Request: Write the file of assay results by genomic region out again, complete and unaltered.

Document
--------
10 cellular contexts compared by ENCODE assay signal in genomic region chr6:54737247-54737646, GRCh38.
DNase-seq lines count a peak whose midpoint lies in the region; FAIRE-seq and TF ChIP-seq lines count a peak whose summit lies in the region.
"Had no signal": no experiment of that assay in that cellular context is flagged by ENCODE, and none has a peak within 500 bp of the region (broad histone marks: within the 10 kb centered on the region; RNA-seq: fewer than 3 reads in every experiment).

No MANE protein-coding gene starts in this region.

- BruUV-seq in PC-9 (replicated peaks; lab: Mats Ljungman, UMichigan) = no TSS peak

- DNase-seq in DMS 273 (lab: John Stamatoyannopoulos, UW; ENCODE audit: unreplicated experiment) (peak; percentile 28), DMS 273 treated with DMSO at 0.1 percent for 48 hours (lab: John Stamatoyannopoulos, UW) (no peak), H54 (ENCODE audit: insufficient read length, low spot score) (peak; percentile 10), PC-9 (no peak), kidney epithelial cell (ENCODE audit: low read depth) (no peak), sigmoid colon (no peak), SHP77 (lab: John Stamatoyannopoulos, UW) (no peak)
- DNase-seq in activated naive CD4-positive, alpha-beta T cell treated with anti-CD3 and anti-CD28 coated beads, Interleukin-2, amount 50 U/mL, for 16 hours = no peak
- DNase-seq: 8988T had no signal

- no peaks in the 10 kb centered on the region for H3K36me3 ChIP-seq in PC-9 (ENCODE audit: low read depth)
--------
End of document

10 cellular contexts compared by ENCODE assay signal in genomic region chr6:54737247-54737646, GRCh38.
DNase-seq lines count a peak whose midpoint lies in the region; FAIRE-seq and TF ChIP-seq lines count a peak whose summit lies in the region.
"Had no signal": no experiment of that assay in that cellular context is flagged by ENCODE, and none has a peak within 500 bp of the region (broad histone marks: within the 10 kb centered on the region; RNA-seq: fewer than 3 reads in every experiment).

No MANE protein-coding gene starts in this region.

- BruUV-seq in PC-9 (replicated peaks; lab: Mats Ljungman, UMichigan) = no TSS peak

- DNase-seq in DMS 273 (lab: John Stamatoyannopoulos, UW; ENCODE audit: unreplicated experiment) (peak; percentile 28), DMS 273 treated with DMSO at 0.1 percent for 48 hours (lab: John Stamatoyannopoulos, UW) (no peak), H54 (ENCODE audit: insufficient read length, low spot score) (peak; percentile 10), PC-9 (no peak), kidney epithelial cell (ENCODE audit: low read depth) (no peak), sigmoid colon (no peak), SHP77 (lab: John Stamatoyannopoulos, UW) (no peak)
- DNase-seq in activated naive CD4-positive, alpha-beta T cell treated with anti-CD3 and anti-CD28 coated beads, Interleukin-2, amount 50 U/mL, for 16 hours = no peak
- DNase-seq: 8988T had no signal

- no peaks in the 10 kb centered on the region for H3K36me3 ChIP-seq in PC-9 (ENCODE audit: low read depth)